3. Find Friends with Great Vision. Vision is enhanced or limited by the company we keep (1 Corinthians 15:33). How can we expect vision-less friends to give us vision for our lives? Ask yourself, “Do my closest friends have a clear vision for pursuing Jesus this year?” If not, then it may be time for an upgrade.
  4. Stay Focused. Clear vision is more than seeing; it’s about focus. God has given you this year for the purpose of knowing Him and making Him known to others. He will give you greater clarity as you focus on your purpose.
  5. Obey Quickly. When God shows you what to do – do it! He rewards immediate obedience with additional opportunities. Just ask the faithful servant in Jesus’ parable of the talents. He was faithful with what he was given, so his master gave him more opportunity (Matthew 25:23).

A Ripple Effect

One of my favorite things about meeting in a small group is getting to bring all of our prayer requests to the table and pray over them as a community. We learn so much about who and what is on people’s hearts. A woman in our small group continually brought her friend’s name to the table. She asked that we pray for her friend at work who seemed to be searching for something more. She hoped that one day she’d be willing to visit our church family on a Sunday.

Sometimes discipleship requires removing ourselves from our comfort zone to support others in their walk with Christ.

We lifted her name up several times. The woman in our small group continually invited her to come to church and invested time with her outside of the building, as well. As a group, we were excited to see her visit Sunday Worship one morning. We silently cheered and were eager to get to meet the woman we had been praying for.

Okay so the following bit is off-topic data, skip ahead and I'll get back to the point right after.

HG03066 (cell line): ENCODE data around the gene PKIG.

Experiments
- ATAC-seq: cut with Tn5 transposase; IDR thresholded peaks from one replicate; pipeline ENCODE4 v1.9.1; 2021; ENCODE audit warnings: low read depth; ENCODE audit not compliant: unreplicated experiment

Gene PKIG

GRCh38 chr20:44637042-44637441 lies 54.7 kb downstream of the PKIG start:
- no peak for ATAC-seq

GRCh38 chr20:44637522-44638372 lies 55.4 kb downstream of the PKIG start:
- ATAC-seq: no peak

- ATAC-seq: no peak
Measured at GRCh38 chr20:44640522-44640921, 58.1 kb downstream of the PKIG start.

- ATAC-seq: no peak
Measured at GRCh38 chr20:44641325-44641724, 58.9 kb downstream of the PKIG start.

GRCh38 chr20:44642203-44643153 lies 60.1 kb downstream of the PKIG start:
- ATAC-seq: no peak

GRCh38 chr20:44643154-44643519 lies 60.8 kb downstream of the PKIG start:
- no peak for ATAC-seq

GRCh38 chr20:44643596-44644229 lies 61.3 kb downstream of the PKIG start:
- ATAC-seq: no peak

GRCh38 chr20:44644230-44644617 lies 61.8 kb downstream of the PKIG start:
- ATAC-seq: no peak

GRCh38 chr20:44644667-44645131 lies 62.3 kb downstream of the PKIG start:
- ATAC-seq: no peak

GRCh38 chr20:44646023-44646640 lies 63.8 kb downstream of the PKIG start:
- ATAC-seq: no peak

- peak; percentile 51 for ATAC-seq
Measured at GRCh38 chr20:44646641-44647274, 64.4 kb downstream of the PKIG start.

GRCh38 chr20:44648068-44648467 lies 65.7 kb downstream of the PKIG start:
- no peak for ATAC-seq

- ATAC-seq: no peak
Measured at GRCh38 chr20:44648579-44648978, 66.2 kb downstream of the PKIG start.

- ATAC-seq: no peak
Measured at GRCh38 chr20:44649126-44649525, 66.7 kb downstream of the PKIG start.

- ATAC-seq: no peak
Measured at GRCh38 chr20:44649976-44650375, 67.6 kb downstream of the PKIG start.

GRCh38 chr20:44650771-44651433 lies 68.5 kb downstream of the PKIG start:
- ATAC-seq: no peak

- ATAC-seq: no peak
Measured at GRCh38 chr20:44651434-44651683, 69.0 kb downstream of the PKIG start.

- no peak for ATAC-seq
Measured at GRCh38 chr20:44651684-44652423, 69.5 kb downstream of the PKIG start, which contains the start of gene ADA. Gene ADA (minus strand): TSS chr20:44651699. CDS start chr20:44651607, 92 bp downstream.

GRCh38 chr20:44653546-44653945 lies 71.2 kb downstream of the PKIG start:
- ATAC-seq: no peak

After a few weeks, I noticed my friend from small group wasn’t at church. I asked her husband if she was sick, and luckily she was not. Her friend that we had been praying for wanted to try some other churches that were a closer fit to what she grew up with, so our friend offered to visit them with her.

I was personally blown away by this and I’m sure others were as well. She chose to put herself out there and step out of her normal routine of comfort to support her friend’s quest for a church home. The reminder she can give us all is this: sometimes discipleship requires removing ourselves from our comfort zone to support others in their walk with Christ. That obedience has a ripple effect that surpasses what we are able to see, but we know God’s hand is in it all.  

Loving Mother. Big Black Tahoe.

Six years ago, Karen Brown joined Cry for the Broken. When the outreach began with nothing but a whisper and a prayer, Karen was there willing to do whatever it took to lead broken women to Jesus. She and her husband, Garry Brown, recently began coming to Clear Creek and we are so glad to have them with us! 

Karen tirelessly works for those who Cry for the Broken serves. She drives twice a month on outreach. She goes out to the jail twice a month to minister to the ladies, always hoping to see one that she knows. She is the backbone of the organization, planning Walk the Streets in Her Shoes and The Street-Side Soup Kitchen each year. She has been on many late night missions and has done countless rescues for women who are looking for a way out. 

She always smiles when she talks about how the girls on the street love seeing her “big black Tahoe” coming. They jump up and down and flag her down, often running into her arms for a hug and a prayer.